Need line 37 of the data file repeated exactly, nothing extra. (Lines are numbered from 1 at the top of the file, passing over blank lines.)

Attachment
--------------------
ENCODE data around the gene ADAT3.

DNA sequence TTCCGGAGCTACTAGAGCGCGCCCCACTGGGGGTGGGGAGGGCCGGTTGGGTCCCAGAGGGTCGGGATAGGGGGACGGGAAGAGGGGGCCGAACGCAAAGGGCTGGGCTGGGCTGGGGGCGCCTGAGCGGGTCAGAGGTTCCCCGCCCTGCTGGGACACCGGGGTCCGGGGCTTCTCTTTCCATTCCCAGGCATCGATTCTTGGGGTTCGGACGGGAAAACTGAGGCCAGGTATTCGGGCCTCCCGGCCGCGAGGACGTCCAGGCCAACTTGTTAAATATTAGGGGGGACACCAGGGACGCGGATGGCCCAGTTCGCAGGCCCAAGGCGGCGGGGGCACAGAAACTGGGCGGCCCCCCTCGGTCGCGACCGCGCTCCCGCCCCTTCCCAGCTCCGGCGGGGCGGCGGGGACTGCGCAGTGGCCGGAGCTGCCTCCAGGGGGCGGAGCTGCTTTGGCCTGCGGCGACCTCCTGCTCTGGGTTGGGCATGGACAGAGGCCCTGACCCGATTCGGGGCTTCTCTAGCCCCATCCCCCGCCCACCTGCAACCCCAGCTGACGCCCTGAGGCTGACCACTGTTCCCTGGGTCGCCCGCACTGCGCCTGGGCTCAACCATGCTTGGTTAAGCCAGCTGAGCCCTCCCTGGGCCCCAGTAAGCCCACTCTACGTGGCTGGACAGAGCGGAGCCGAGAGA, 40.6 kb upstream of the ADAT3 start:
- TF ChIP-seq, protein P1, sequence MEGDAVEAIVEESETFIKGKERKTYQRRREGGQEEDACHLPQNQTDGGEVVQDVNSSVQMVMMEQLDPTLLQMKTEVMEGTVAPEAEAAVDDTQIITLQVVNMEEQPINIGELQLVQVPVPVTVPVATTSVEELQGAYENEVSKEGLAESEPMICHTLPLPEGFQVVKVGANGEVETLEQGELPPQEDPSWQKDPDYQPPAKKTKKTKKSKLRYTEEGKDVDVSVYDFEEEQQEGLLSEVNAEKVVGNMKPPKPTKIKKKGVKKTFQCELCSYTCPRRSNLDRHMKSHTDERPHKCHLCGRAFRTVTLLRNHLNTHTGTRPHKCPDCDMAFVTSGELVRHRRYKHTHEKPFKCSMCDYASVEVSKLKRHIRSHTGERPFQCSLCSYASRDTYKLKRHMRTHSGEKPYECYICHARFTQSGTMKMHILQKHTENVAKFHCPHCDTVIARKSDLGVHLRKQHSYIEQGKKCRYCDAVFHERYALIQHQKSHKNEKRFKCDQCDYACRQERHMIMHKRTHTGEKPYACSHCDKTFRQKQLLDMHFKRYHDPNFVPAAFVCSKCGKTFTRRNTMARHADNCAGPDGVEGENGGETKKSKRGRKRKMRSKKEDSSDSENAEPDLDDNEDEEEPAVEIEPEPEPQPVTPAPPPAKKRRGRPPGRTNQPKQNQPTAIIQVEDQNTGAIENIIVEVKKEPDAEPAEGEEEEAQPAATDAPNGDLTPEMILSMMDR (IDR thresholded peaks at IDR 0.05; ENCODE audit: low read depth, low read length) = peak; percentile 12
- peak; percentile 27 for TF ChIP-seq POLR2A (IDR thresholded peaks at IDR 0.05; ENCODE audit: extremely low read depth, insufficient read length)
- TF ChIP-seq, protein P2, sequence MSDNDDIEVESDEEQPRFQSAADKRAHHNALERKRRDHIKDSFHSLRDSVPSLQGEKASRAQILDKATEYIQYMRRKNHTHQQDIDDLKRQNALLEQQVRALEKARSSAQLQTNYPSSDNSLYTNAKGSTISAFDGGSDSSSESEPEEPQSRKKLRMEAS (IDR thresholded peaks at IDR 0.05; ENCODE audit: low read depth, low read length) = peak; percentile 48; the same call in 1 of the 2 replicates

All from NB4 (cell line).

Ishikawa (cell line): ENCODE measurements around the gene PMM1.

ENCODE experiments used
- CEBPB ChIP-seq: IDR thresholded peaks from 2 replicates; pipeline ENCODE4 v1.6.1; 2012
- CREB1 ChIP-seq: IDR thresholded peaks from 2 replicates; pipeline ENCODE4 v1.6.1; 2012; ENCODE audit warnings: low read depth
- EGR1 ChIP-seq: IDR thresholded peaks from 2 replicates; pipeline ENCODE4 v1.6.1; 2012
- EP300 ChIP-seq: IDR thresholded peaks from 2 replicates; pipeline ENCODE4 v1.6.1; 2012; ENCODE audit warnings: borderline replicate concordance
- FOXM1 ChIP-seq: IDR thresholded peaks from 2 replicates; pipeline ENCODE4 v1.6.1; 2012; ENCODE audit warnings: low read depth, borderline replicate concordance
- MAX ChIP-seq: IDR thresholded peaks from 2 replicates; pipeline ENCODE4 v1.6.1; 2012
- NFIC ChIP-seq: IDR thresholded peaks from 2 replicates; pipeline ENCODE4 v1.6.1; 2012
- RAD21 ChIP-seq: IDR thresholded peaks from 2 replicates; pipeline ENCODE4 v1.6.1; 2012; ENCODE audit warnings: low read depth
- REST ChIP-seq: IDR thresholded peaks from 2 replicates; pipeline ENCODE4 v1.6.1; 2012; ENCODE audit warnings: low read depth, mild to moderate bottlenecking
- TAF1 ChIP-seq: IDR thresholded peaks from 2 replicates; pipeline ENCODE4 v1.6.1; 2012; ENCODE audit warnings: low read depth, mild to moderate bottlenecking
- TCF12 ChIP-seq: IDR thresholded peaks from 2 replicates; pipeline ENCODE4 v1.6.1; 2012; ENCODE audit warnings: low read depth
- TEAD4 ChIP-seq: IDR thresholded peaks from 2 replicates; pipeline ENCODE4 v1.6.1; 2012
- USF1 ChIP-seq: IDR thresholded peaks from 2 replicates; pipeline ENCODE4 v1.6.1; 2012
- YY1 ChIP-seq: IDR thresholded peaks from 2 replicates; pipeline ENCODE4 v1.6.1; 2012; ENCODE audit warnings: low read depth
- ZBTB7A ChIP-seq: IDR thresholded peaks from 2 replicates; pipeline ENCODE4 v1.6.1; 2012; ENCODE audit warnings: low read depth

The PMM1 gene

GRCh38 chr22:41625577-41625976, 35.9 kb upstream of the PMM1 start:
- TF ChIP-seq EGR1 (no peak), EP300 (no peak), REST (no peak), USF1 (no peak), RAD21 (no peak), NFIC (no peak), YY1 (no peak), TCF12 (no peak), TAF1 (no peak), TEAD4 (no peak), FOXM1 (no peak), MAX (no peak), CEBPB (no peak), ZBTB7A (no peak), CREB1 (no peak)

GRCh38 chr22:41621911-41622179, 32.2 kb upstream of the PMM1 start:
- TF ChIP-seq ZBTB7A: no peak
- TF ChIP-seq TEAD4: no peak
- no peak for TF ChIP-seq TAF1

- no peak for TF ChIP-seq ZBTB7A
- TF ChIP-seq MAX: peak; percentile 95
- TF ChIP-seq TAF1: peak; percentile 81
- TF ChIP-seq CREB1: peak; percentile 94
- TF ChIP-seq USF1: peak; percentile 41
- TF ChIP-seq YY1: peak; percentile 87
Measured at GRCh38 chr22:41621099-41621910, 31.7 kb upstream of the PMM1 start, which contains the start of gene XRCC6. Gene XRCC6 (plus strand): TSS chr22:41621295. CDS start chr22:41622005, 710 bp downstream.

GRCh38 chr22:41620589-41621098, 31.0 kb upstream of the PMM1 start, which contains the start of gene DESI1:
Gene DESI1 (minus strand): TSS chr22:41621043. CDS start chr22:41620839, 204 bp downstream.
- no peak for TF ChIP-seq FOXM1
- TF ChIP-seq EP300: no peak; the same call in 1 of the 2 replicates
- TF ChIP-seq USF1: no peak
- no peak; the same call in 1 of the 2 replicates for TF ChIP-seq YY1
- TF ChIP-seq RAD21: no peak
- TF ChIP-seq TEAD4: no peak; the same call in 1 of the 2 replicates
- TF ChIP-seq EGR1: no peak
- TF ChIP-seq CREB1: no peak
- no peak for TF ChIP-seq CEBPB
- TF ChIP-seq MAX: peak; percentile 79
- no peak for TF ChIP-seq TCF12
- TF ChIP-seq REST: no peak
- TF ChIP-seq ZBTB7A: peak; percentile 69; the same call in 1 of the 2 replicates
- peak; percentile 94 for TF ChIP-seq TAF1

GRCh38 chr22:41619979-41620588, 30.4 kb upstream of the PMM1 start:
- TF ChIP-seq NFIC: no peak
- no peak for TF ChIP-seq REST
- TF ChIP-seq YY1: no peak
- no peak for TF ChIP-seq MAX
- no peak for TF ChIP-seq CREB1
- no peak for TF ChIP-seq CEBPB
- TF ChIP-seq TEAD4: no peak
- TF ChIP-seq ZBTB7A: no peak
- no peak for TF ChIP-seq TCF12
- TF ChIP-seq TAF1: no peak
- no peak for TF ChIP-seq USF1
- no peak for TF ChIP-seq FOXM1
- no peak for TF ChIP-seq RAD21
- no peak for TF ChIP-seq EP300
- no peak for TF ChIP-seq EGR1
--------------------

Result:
Measured at GRCh38 chr22:41621099-41621910, 31.7 kb upstream of the PMM1 start, which contains the start of gene XRCC6. Gene XRCC6 (plus strand): TSS chr22:41621295. CDS start chr22:41622005, 710 bp downstream.